Teaching Profession

Arizona Lawmakers Target Bargaining Rights

By Stephen Sawchuk — February 01, 2012 1 min read
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Arizona lawmakers are scheduled to begin debating a host of bills today that would, among other things, prohibit collective bargaining for public employees and make it even more difficult for unions to deduct money that could go towards lobbying, the Associated Press reports.

Arizona’s legislature is dominated by Republicans at the moment, so there’s a distinct possibility that the measures could pass. While not a required-bargaining state, Arizona school districts can choose to bargain collectively with unions if they want.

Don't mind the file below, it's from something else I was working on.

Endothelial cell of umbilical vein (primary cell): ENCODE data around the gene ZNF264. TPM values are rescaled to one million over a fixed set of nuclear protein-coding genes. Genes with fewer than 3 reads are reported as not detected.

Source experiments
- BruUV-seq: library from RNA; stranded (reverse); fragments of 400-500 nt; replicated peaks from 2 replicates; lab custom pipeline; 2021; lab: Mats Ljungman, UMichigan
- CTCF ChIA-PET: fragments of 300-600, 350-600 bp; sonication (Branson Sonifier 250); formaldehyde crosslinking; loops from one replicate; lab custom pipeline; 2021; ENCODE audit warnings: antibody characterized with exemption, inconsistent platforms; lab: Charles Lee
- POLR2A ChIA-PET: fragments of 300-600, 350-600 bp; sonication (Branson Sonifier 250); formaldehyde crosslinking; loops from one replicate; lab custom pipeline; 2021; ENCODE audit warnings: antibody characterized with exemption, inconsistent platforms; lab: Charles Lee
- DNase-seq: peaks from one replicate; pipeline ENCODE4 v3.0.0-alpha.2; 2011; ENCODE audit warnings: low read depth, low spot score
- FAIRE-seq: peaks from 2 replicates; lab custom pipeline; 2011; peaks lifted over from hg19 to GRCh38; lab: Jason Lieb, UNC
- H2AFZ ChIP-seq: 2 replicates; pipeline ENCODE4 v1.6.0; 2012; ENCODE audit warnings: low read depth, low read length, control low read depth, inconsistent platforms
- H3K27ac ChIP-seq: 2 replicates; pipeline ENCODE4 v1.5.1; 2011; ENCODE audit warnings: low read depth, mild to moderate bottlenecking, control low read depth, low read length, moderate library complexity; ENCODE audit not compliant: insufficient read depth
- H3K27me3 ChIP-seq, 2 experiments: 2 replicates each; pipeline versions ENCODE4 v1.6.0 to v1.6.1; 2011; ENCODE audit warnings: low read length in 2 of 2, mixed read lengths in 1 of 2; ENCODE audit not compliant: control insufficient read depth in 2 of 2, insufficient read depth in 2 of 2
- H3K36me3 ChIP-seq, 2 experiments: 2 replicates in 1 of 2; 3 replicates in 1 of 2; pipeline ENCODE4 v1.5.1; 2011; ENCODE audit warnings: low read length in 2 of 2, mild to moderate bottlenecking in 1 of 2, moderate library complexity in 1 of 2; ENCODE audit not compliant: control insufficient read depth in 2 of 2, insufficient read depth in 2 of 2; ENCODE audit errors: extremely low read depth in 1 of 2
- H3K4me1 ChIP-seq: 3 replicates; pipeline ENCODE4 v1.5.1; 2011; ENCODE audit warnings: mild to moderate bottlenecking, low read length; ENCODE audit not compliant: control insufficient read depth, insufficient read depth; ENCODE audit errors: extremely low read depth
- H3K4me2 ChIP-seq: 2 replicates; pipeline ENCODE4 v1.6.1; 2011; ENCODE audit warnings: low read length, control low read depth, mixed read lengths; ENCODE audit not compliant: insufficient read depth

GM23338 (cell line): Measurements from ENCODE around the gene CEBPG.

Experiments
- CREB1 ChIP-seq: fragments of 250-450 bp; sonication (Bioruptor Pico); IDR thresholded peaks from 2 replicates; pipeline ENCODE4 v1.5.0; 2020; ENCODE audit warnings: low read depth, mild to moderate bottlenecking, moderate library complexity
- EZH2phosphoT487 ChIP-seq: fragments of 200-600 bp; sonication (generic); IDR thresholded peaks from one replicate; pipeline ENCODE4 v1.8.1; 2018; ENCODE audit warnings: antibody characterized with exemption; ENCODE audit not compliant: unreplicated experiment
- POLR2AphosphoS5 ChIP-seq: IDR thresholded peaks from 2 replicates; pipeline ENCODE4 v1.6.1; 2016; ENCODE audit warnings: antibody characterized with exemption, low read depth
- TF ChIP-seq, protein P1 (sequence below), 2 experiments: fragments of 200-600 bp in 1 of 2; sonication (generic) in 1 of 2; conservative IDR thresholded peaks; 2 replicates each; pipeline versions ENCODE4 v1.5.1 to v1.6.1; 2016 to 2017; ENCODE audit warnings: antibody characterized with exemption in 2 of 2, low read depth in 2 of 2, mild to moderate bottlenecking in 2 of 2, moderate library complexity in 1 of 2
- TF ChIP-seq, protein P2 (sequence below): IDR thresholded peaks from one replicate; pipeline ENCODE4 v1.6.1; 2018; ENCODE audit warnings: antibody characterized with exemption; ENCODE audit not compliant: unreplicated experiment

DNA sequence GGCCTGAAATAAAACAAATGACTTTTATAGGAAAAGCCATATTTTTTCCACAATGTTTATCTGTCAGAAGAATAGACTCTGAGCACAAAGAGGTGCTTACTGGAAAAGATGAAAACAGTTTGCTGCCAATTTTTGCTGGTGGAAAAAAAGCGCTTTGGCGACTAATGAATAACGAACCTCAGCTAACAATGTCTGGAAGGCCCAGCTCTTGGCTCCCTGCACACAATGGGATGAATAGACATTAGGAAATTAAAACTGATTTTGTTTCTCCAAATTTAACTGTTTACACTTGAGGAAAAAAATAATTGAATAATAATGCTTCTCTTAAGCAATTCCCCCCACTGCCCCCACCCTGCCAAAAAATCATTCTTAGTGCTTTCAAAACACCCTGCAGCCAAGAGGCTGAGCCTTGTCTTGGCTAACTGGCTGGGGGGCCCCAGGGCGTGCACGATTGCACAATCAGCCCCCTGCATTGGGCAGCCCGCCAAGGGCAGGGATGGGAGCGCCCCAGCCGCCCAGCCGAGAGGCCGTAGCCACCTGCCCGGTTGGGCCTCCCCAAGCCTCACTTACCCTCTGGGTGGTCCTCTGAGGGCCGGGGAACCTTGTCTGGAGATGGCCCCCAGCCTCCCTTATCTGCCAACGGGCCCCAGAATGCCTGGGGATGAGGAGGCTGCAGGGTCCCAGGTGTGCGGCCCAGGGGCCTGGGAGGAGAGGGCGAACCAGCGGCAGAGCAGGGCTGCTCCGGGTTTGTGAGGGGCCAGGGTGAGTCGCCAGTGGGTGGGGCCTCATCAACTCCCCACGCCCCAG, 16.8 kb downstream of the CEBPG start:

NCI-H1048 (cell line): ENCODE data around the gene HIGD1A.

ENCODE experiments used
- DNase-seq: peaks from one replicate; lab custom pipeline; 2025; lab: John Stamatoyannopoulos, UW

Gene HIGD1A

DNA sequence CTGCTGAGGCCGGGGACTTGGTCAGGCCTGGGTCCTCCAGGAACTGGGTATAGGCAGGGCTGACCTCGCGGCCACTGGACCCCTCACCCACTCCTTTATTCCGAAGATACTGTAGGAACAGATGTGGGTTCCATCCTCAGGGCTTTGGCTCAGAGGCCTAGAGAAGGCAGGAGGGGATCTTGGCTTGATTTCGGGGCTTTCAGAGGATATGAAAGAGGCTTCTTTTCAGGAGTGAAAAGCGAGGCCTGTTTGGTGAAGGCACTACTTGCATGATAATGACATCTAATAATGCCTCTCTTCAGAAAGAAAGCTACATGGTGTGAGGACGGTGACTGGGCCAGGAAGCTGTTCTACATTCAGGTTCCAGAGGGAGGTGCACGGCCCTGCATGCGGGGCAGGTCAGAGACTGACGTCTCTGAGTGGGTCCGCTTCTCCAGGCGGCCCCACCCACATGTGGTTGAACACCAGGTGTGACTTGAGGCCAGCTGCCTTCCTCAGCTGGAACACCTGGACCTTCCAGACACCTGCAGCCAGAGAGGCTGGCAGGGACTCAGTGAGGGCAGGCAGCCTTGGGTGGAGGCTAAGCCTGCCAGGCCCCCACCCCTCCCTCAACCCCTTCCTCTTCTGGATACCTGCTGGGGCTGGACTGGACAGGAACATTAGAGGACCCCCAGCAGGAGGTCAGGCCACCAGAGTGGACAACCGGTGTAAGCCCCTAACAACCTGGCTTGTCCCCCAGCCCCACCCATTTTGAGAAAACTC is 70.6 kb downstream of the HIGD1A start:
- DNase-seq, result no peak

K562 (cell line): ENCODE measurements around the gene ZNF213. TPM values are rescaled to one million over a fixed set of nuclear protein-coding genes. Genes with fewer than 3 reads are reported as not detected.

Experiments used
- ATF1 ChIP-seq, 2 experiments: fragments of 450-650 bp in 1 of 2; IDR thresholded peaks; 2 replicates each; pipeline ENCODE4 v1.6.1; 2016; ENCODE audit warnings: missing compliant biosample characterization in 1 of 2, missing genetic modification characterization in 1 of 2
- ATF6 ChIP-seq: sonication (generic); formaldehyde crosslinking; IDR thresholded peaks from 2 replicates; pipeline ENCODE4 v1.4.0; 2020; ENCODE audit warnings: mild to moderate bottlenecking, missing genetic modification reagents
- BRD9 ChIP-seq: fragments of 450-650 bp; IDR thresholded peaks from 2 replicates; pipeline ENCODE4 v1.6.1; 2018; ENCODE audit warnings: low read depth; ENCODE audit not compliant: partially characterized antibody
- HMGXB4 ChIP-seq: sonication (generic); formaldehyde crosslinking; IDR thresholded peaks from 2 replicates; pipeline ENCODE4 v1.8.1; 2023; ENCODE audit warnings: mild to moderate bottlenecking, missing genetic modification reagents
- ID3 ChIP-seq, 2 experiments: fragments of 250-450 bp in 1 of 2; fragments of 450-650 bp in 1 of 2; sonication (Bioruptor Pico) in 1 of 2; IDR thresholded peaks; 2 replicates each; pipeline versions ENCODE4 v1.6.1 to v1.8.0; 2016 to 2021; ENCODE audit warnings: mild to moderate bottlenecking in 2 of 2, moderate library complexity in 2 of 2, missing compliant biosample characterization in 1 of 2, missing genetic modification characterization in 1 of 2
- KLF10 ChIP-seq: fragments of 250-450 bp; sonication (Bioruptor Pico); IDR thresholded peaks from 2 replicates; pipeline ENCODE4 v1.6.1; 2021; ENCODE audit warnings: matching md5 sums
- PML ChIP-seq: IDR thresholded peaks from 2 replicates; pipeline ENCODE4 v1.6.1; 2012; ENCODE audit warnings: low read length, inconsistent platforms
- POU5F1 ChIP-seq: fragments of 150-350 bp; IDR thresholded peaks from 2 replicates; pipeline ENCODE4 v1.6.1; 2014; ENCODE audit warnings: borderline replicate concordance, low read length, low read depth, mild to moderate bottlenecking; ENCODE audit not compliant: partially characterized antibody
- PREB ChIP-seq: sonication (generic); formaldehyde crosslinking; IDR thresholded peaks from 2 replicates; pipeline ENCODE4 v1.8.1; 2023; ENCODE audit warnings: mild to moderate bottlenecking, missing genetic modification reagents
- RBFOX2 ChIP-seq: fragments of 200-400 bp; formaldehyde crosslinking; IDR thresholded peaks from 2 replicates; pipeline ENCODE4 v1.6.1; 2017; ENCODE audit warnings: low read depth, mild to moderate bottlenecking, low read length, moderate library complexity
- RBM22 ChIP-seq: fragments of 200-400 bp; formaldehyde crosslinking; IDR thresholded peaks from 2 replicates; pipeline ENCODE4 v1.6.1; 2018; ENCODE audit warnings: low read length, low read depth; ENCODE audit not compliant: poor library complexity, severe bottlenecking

Last year, Ohio lawmakers passed a law to outlaw collective bargaining in the state. And Wisconsin Republicans pushed through a bill to limit teacher bargaining to wages, and even then all increases would need to be indexed to inflation. Both efforts faced massive resistance from unions, and the public: the Ohio measure was repealed in a ballot initiative, and Gov. Scott Walker of Wisconsin appears headed toward a recall election.

Elsewhere, AP reports, New Hampshire lawmakers are also considering doing away with collective bargaining and automatic dues deductions from workers’ paychecks.

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A version of this news article first appeared in the Teacher Beat blog.